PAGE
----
A bipartisan group of congressional representatives introduced a resolution to overturn the Consumer Financial Protection Bureau’s (“CFPB”) recently adopted “Payday, Vehicle Title, and Certain High-Cost Installment Loans” rule. The rule limits certain “payday” loans by requiring lenders to test a borrower’s ability to repay before providing a loan that would obligate the borrower to repay all or most of the debt at once, among other requirements.
The bill is sponsored by Representative Dennis Ross (R-FL) and co-sponsored by Representatives Alcee Hastings (D-FL), Tom Graves (R-GA), Henry Cueller (D-TX), Steve Stivers (R-OH) and Collin Peterson (D-MN). The resolution attempts to stop the rule using the same Congressional Review Act authority (recently used to block the implementation of the CFPB’s mandatory arbitration rule, see previous coverage). Under the Congressional Review Act, if the relevant committee in either chamber of Congress submits a joint resolution disapproving of an agency rule, then the rule can be overturned by a simple majority vote in Congress within 60 legislative days of finalization.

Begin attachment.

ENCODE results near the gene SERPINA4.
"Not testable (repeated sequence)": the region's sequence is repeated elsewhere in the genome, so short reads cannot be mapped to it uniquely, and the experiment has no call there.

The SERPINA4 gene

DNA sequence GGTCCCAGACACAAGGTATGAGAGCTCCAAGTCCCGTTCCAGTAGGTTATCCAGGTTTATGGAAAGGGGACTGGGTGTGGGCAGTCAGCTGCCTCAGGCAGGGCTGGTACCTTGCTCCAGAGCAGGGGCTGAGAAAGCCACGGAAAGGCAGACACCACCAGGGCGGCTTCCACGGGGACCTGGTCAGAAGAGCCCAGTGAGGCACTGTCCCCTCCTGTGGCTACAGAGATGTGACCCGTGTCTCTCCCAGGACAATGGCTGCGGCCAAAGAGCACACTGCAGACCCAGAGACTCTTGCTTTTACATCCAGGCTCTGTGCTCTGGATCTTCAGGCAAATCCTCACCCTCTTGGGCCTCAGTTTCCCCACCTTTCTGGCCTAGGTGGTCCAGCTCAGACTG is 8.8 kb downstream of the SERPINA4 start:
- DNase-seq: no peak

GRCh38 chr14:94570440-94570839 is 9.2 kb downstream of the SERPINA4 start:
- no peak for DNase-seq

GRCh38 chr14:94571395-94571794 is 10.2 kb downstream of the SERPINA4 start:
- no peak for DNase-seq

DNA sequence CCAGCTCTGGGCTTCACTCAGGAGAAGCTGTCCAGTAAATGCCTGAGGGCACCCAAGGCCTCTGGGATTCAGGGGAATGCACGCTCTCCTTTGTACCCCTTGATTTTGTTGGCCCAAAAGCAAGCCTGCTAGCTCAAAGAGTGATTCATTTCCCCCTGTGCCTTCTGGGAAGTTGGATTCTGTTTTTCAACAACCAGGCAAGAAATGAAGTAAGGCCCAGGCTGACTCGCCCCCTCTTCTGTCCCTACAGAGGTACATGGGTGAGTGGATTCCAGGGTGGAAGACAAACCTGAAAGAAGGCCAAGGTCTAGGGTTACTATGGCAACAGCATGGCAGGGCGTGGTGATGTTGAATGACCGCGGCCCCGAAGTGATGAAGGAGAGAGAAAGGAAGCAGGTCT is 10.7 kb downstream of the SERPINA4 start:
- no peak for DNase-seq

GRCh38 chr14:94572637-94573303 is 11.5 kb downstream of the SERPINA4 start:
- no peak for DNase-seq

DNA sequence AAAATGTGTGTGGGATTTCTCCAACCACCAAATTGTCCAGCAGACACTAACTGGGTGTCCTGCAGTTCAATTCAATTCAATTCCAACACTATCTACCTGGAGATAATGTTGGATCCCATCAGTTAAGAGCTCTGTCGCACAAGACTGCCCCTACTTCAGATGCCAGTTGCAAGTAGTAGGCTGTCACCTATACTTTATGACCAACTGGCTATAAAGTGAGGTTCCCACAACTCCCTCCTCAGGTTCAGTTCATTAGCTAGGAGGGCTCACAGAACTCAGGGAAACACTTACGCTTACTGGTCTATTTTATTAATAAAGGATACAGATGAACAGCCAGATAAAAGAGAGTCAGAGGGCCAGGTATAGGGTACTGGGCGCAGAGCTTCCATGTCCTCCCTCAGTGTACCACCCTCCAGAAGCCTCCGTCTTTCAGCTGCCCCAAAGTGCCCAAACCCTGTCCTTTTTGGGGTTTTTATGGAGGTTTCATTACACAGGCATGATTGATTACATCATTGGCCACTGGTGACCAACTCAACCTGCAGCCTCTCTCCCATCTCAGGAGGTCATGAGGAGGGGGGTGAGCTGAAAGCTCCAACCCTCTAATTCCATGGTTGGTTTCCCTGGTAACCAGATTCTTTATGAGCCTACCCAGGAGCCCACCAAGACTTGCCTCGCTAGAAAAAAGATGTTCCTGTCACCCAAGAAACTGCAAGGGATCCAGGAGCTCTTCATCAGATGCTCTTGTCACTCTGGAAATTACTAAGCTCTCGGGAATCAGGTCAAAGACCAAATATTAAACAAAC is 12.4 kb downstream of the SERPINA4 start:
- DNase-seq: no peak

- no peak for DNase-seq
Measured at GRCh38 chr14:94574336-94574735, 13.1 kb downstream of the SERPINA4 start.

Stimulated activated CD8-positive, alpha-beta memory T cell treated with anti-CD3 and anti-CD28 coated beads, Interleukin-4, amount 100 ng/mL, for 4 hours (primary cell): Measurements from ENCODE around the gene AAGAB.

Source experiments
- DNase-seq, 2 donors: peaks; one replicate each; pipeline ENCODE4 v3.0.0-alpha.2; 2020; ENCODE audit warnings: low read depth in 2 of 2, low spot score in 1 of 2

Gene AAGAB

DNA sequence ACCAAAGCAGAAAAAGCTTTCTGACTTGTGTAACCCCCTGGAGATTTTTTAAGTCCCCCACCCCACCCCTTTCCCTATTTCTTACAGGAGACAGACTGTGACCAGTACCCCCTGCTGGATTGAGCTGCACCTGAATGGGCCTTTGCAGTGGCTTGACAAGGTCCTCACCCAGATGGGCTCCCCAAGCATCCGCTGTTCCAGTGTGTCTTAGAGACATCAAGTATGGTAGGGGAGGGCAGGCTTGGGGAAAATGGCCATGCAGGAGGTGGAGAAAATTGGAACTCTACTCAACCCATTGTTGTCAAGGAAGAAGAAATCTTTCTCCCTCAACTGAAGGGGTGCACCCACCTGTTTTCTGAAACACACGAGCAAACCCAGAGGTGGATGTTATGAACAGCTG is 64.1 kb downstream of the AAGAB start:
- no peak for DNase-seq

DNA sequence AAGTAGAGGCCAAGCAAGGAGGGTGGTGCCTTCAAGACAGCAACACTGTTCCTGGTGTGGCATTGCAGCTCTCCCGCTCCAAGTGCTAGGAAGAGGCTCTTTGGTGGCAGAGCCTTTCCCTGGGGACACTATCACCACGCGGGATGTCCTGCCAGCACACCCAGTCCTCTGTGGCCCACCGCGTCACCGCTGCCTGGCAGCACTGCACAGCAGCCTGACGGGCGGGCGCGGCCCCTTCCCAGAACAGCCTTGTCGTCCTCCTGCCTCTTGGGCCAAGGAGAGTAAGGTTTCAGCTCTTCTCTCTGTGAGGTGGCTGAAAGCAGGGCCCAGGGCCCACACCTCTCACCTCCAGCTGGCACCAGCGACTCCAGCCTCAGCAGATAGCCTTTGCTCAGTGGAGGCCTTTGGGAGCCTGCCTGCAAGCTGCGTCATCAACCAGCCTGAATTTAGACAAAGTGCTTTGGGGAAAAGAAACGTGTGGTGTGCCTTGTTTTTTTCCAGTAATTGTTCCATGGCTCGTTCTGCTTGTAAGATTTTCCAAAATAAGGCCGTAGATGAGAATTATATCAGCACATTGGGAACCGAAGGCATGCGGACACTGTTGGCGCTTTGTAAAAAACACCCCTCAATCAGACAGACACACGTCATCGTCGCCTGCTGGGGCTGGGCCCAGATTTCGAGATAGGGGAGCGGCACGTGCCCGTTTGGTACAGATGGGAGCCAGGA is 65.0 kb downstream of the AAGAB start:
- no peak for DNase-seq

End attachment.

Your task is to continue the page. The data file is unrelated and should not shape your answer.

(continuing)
Representative Ross said that the rule will detrimentally impact citizens who rely on small-dollar lending “to make ends meet” and claimed that the CFPB usurped state authority by adopting the rule:
“I and my colleagues in Congress cannot stand by while an unaccountable federal agency deprives our constituents of a lifeline in times of need, all while usurping state authority. Today, we are taking bipartisan action to stop this harmful bureaucratic overreach dead in its tracks.”
Lofchie Comment: The CFPB’s payday rules are of the type that sound good in theory, but may injure borrowers that the rules were meant to protect. For example, while it sounds perfectly reasonable to say that the interest rate on payday loans is too high, it is necessary for lenders to take into account the costs of making very small loans and the high potential for loss. Given these costs, a low interest rate likely makes the business unprofitable. It is reasonable to ask, therefore, whether the intent of the CFPB rule was to bring down the rate of interest on CFPB lending (which is likely to fail) or to shut down payday lending altogether (a goal unlikely to be appreciated by borrowers).